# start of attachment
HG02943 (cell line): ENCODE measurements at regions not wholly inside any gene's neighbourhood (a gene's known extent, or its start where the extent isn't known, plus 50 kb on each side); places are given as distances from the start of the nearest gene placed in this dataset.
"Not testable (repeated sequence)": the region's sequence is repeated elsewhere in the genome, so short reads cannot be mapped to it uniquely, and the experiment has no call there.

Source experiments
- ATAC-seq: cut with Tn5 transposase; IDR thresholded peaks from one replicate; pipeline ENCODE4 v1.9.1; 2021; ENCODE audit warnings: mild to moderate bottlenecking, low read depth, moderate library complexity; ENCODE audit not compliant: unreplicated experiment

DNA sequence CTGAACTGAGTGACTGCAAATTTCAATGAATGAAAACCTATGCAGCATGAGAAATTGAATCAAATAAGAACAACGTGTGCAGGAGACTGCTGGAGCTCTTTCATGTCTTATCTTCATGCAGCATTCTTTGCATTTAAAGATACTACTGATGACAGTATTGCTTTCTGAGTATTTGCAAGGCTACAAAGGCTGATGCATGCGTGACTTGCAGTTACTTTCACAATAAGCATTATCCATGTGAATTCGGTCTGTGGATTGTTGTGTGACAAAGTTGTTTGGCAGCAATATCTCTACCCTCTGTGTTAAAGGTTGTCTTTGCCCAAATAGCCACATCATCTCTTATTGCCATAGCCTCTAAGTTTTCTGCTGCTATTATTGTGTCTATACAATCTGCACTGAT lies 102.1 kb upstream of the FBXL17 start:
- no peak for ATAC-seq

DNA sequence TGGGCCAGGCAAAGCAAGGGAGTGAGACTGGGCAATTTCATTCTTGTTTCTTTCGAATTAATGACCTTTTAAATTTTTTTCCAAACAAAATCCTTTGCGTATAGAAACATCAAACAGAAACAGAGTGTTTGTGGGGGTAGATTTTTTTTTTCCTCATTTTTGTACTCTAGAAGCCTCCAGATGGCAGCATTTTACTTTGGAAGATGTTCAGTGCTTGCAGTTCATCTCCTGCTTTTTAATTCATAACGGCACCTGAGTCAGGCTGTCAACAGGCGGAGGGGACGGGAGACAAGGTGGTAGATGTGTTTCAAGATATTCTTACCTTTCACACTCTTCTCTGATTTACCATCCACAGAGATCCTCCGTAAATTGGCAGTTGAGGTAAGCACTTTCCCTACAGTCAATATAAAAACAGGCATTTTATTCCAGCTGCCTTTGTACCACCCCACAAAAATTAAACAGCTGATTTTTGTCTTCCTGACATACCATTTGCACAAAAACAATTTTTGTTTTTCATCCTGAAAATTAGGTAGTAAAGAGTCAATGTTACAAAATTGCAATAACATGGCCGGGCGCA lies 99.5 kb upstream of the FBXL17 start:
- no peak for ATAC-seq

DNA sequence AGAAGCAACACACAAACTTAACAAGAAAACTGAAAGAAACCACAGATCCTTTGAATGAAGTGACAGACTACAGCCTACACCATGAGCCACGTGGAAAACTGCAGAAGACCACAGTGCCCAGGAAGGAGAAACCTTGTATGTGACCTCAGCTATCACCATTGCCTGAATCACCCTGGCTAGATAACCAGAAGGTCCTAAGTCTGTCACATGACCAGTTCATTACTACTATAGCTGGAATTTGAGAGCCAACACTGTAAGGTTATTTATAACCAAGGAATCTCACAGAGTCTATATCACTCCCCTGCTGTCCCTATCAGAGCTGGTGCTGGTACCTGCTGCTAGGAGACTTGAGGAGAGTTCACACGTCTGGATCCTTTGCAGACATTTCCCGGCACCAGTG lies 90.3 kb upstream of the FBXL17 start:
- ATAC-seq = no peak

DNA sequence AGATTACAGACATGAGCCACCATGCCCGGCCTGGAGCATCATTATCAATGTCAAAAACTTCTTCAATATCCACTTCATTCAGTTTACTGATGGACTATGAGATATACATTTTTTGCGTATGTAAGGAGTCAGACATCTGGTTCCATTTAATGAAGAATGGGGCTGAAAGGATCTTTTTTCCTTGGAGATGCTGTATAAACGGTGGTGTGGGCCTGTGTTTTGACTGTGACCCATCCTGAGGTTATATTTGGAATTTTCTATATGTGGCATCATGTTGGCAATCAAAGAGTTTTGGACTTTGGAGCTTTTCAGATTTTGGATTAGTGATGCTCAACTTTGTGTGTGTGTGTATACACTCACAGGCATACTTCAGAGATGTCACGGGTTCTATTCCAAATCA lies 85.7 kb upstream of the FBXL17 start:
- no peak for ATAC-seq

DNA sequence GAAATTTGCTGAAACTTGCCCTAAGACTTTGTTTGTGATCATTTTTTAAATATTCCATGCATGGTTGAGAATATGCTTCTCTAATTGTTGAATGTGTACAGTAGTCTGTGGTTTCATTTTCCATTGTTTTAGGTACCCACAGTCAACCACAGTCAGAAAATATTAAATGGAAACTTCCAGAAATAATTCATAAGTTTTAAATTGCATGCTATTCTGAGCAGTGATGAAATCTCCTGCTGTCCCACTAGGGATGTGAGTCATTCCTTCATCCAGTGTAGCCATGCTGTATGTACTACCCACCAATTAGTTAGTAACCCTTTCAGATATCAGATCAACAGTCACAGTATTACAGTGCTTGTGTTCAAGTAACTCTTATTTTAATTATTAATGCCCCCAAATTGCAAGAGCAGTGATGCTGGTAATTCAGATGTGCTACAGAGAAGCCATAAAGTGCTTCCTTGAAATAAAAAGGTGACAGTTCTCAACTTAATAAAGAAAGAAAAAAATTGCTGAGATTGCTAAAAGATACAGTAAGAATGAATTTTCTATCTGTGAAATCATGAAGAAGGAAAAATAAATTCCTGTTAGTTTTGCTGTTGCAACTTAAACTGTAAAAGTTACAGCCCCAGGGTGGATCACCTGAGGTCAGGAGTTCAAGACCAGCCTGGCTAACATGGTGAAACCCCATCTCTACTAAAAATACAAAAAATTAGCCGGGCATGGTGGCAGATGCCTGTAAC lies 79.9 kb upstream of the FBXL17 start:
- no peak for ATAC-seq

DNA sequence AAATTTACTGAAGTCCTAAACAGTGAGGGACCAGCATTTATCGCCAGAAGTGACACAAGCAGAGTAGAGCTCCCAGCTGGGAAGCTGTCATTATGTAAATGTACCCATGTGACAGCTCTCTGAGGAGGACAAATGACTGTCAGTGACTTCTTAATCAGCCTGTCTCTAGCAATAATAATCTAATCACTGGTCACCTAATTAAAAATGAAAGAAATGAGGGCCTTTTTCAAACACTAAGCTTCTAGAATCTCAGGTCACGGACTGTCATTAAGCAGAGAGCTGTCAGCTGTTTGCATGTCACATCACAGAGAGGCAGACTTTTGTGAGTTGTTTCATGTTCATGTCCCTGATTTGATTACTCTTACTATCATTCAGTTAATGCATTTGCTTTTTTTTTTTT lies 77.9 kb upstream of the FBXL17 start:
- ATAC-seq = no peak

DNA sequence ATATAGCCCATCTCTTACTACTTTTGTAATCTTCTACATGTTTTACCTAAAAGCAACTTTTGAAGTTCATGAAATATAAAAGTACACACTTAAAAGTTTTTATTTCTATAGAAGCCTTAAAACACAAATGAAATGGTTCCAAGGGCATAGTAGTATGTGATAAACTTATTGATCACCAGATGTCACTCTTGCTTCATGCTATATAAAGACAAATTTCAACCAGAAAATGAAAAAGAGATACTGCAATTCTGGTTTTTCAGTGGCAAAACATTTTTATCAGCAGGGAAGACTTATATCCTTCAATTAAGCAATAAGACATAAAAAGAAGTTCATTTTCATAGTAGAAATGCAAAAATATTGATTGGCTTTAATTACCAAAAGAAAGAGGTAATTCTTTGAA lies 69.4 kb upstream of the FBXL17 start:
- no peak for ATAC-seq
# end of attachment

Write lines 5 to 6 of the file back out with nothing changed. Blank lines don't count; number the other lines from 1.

DNA sequence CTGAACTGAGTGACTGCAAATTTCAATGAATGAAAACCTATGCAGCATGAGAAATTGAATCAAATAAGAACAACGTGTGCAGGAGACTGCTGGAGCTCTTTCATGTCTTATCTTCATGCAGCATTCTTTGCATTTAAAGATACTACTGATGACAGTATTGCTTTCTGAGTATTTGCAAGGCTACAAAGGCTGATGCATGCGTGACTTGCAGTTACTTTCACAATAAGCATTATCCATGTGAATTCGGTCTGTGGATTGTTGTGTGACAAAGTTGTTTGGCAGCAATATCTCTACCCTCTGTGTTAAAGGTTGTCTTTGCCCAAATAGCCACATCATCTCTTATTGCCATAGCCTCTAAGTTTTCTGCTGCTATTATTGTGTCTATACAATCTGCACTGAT lies 102.1 kb upstream of the FBXL17 start:
- no peak for ATAC-seq